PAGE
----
BM: But very vociferous…
SH: …community of people who disapprove of vaccinations. We believe they are very wrong, but we did hear from them. We were very involved with that program. We did a lot of research before we agreed to do it – we talked to appropriate people and resources to make sure we were making a good decision. And then we did radio and TV PSAs and we did posters that were posted in many doctors’ offices around the country,
You visited children in hospitals.
BM: Whenever there were people in the towns and we had time, we made sure that we got into hospitals to see children, both on a chronic and on an outpatient basis. We had a great time with them.
What kind of impact did you feel you made with those visits?
BM: Those kids were in constant pain. We especially remember kids in the burn unit.
SH: That was in Winnipeg and that is such a profound memory for me and that’s a long time ago. We saw those kids in the burn unit wear these stretchy coverings on their face, so you can see the face, but it’s hard to identify an individual person. It was the same year and at one point, we were leaving after a show, and there were a bunch of kids getting into a vehicle who were wearing those coverings. They obviously came from the burn unit. It was very impactful for us.
BM: I don’t remember that, but I do remember going back to the same hospital a year later and seeing the same kids wearing the same dressings. It’s a very long heal, if one ever does heal.
SH: We’ve done little hospital runs as well, where we’ll be in a room where the children are brought down to be entertained. Some of them are really suffering and it’s hard to be happy and some of them are distracted by what we do. We really try hard – when it’s a small group – to reach out to them individually and if we can bring a little happiness to them, boy oh boy – it’s not clear who has the bigger reward in that case.
You’re about to embark on your final tour, but it’s not the end of the road for Sharon & Bram.
SH: We recorded four new pieces of music. The first one is called “The Colour Song.” We have two others over the next few months, “The Hug Song’ and the other “Talk About Peace.” Also, ‘Skinnamarink,’ which is our theme song — it’s been our closer for over 40 years. The thing about ‘Skinnamarink ‘is that in the fall of 2019 there will be a new book called Sharon Lois & Bram’s Skinnamarink and it has additional words, an introduction and other versions and it’s a song about all kinds of people in all kinds of places with all kinds of feelings. It’s a song about diversity. The book is beautifully illustrated by Ken Lang and it’s lovely and we’re very proud of it.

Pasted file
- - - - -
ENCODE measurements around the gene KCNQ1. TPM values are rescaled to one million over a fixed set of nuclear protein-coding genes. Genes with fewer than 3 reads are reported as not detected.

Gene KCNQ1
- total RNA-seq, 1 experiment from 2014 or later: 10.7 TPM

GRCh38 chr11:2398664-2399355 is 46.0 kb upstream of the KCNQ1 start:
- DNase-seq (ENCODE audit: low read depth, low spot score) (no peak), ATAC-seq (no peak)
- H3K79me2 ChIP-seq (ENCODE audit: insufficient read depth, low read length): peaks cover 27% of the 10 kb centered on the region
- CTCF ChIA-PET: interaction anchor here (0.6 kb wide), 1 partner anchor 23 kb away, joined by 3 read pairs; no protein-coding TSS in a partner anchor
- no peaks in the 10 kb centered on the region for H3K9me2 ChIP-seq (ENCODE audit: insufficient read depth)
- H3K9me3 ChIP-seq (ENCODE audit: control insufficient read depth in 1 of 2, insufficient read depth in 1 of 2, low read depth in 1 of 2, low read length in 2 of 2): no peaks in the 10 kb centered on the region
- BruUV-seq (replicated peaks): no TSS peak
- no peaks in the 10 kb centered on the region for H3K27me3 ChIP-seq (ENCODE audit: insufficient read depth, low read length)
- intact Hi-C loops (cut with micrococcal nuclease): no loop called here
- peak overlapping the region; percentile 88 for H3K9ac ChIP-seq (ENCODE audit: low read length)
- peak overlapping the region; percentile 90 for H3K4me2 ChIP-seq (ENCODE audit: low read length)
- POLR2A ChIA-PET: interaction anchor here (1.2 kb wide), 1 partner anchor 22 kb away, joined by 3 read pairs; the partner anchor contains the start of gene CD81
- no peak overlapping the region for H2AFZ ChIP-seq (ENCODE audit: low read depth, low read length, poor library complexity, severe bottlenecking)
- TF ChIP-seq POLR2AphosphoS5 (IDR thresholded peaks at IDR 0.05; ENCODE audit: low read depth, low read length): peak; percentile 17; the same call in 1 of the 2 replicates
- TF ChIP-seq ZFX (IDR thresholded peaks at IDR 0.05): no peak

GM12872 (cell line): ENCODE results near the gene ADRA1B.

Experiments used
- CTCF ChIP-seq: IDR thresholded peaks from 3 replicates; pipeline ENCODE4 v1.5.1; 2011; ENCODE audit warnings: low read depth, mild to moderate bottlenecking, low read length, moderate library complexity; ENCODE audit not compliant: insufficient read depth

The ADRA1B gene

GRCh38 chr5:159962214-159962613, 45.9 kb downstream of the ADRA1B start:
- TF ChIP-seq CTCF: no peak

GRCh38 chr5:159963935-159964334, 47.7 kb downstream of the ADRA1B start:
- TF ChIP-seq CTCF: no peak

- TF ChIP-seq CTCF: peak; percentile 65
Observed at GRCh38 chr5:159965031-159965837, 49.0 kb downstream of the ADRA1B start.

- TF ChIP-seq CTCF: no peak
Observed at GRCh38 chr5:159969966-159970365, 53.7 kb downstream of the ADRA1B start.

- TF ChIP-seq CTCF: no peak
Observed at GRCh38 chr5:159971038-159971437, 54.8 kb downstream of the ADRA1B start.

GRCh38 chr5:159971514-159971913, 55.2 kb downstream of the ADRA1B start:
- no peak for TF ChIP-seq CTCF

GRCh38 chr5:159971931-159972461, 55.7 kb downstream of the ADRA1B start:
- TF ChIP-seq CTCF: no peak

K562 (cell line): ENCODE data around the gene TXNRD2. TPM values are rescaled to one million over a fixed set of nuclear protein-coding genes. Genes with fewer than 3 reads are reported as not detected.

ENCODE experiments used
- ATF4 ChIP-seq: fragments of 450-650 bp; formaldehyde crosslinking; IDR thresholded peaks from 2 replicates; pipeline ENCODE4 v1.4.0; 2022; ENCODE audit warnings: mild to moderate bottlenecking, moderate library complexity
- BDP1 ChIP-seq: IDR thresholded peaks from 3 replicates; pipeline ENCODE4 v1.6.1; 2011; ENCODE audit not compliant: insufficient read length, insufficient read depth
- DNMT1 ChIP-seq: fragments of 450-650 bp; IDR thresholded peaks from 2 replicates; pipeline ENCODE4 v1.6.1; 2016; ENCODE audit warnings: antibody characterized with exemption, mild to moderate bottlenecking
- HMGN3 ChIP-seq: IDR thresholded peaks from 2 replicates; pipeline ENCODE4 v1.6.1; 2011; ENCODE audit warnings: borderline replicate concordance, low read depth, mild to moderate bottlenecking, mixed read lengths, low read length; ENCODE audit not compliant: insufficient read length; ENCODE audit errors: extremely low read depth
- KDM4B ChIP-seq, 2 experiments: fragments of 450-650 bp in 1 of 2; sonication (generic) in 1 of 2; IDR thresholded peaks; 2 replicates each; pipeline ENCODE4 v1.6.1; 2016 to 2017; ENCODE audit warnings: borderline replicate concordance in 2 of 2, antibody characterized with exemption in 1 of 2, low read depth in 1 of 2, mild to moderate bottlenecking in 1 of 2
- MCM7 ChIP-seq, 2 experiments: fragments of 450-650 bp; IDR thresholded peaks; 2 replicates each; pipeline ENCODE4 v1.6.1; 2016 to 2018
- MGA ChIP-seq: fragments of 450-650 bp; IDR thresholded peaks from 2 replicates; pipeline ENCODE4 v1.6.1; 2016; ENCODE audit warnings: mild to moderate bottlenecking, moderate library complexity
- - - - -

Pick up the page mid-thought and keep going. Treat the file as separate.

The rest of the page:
Speaking of the new songs, these are healing songs speaking about issues?
BM: Certainly, "Talk About Peace," which is a song that Joe Hampson wrote back in the ‘60s when people were writing and singing about political issues and we thought, well, if we sing that song and others like it enough, we’re going to fix things up and everything will be okay.
SH: Guess what? Didn’t’ happen. So, we thought that was an important song to include. “The Colour Song”’ is certainly not a message. It happens to be teaching something and the audience has taken to it beautifully and are singing along with it instantly. Eventually, the kids will understand when Bram says it’s about homonyms, and they will understand what it means, but for right now they don’t need to. ‘The Hug Song’ is just about giving people a chance to hug.
Are children facing different issues today?
SH: We don’t do music that talks to issues. But it’s interesting, I reminded that a number of years ago there was a lot of talk around children not being touched and not hugging. I think there’s a serious problem. I think a lot of children need to be hugged and teachers at school are hesitant and are prevented to because they are afraid they’re going to be accused of something. Children approach us all the time wanting to be hugged – and a lot of times if it’s a little girl, Bram will check with the parents first.
BM: First, I check with the kid.
SH: One has to be more careful now. We have an impulse to hug children. We like children. We enjoy them. It’s a natural for us to be connected in that way, but one has to be careful these days.
What will you miss most about the road?
SH: You get up on the stage and you get all this love flowing at you – it’s glorious. It’ll be sad to give that up.
BM: Each of these songs we’ve recorded is going to be a release and will end up with us involved being there. It will go on for a while.
SH: The day we stop touring, we’re not going to stop singing, and there will be occasions where we’ll be invited and hopefully, we’ll be able to do some of that as well.